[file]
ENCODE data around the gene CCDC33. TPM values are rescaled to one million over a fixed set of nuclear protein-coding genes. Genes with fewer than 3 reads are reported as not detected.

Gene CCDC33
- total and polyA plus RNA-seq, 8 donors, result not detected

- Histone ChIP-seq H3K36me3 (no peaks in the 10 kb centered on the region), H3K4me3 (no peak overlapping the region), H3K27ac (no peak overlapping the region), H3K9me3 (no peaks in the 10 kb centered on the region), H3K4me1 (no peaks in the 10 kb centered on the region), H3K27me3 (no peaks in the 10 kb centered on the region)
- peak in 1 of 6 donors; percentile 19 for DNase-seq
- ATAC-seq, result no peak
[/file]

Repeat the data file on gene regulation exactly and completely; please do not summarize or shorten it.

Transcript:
ENCODE data around the gene CCDC33. TPM values are rescaled to one million over a fixed set of nuclear protein-coding genes. Genes with fewer than 3 reads are reported as not detected.

Gene CCDC33
- total and polyA plus RNA-seq, 8 donors, result not detected

- Histone ChIP-seq H3K36me3 (no peaks in the 10 kb centered on the region), H3K4me3 (no peak overlapping the region), H3K27ac (no peak overlapping the region), H3K9me3 (no peaks in the 10 kb centered on the region), H3K4me1 (no peaks in the 10 kb centered on the region), H3K27me3 (no peaks in the 10 kb centered on the region)
- peak in 1 of 6 donors; percentile 19 for DNase-seq
- ATAC-seq, result no peak